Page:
John Stephen Hunta writer, world literati and global human-rights activist based in Chicagodied March 17 of natural causes in Chicago. He was 85.
Hunt came out as a 20-year-old gay man during his U.S. Army Service. For years he was a resourceful link and activist-connector for U.S. and emerging worldwide LGBTQ-rights movements. He lived at The Malden Lakefront Property group, on Chicago's North Side, near Andersonville.
He was born in Ann Arbor, Michigan, on Aug. 20, 1935. He traveled to and lived in Canada, Mexico, the UK, France, Germany and Dominican Republic, and took special interest in post-apartheid South Africa. He was U.S. Correspondent for Out! New Zealand Magazine. In 2000 he helped champion and sponsor the early development of Our World Center in Lugansk and Kiev, Ukraine. His first lover, Marine A. Perez-Minino, and a later lover, Harry Gregory of Minneapolis, who succumbed to AIDS, each had posts in diplomacy (Dominican Republic and Turkey).
Hunt was generous with his skills and speaking time during a years-long successful recovery he made through Chicago's New Town Alano Club. He also gave contributions and media counsel to Gerber/Hart Library and Archives, He was a co-founder of Lambda Resource Center for the Blind, a program of Horizons. Paul Samuelson, of Chicago; Dorr Jones, of San Francisco; and William B. Glensek, of Toronto were mentoring friends he considered especially important to his own development. In turn, Hunt frequently encouraged younger writers, reporters and artists. He fostered four children of Hindu faith in Kancheepuram, India.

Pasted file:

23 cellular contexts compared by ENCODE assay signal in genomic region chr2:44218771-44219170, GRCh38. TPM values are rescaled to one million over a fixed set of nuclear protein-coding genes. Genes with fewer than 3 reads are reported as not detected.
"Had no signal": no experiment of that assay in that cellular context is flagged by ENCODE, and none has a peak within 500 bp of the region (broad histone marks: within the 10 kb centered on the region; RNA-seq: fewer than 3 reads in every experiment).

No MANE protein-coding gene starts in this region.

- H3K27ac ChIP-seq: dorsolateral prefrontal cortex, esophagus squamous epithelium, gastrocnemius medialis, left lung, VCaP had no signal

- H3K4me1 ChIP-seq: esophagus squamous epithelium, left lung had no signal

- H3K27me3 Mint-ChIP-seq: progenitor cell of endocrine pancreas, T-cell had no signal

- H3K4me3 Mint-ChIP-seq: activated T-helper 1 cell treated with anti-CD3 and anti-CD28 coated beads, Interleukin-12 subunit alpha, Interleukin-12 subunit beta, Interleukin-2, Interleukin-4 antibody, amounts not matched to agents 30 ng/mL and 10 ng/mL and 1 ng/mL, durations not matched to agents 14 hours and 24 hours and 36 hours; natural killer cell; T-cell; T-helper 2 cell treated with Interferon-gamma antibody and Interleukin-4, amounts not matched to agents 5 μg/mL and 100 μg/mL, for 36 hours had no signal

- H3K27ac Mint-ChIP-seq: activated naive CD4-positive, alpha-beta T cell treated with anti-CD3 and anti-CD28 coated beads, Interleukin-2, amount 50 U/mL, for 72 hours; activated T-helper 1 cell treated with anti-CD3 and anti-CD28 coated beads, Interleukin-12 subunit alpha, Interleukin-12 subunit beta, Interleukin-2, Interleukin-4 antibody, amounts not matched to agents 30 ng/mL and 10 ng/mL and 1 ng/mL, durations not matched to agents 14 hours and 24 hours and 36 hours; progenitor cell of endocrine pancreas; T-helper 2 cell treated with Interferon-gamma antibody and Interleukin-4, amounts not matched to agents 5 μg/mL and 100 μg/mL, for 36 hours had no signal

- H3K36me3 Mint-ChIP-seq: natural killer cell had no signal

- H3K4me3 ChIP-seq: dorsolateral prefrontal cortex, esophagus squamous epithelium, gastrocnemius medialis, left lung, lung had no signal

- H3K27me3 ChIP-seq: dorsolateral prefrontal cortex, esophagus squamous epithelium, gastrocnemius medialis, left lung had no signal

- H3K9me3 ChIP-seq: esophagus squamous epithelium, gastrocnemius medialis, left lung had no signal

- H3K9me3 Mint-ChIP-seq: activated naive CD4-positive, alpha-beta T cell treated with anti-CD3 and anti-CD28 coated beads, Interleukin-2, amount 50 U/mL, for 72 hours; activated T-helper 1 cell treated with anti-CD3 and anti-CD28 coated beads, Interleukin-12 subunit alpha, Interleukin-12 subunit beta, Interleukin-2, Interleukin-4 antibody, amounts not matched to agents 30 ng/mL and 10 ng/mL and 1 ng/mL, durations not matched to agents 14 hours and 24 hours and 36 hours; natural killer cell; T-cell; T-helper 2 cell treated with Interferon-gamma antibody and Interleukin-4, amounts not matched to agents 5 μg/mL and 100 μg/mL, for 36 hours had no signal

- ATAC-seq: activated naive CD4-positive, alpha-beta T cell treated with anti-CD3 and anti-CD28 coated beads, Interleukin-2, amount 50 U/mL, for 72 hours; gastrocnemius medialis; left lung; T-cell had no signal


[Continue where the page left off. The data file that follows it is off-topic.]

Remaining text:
Apart from his global travel, he made his home in Michigan, West Virginia, Louisiana, Pennsylvania, Oregon, North Carolina, Washington D.C., Colorado, New Mexico, Indiana, New York, California and Massachusetts, settling in Chicago in spring 1971. Hunt was an associate member of the National Lesbian & Gay Journalists Association, attended Unity in Chicago, and was a student of Religious Science under Dr. Carleton Whitehead at Water Tower Place. He was an early graduate of The Phoenix Project, a national grief-healing group process. As a senior, he benefitted as a counselee of CJE, Chicago. A trained direct psychic counselor, he was recognized by American Association of Professional Psychics. Hunt gained listings in both Marquis Who's Who in the Midwest and Who's Who in the World.
He especially identified with the spiritual teaching of ancient Egypt, the Great Tradition, and the widest prospects that Aldous and Laura Huxley opened up. Hunt said "I am grateful my lifetime occurred during a period in human history when the essential meanings of our spiritual and cosmic situation were even more fully unfolding on the planet."
Hunt was educated at University High School (Ann Arbor), George Washington University, the University of Exeter (UK) and the University of California/Berkeley, with a summer at Harvard University. He wrote published sonnets and read widely, encouraging others. He enjoyed gardening as an avocation and was a beekeeper. He was known and loved for his short witticisms and hopes to be remembered for his sense of humor and for being a cybernaut news-bringer and an encourager of others.
Memorial services are pending. Following cremation, he requested his ashes be scattered by friends and reconciled church members in the High Peony Garden, University of Michigan Arboretum, Ann Arbor.
He knew the arboretum as a boy and first saw the Northern Lights therelights that, as an adult, he internalized following spiritual quests, peak experiences and enlightenment.
In lieu of flowers, donations may be given to the Gerber/Hart Library and Archives, www.gerberhart.org/ .
Arrangements by Cremation Society of Illinois, 773-281-5058 or www.cremation-society.com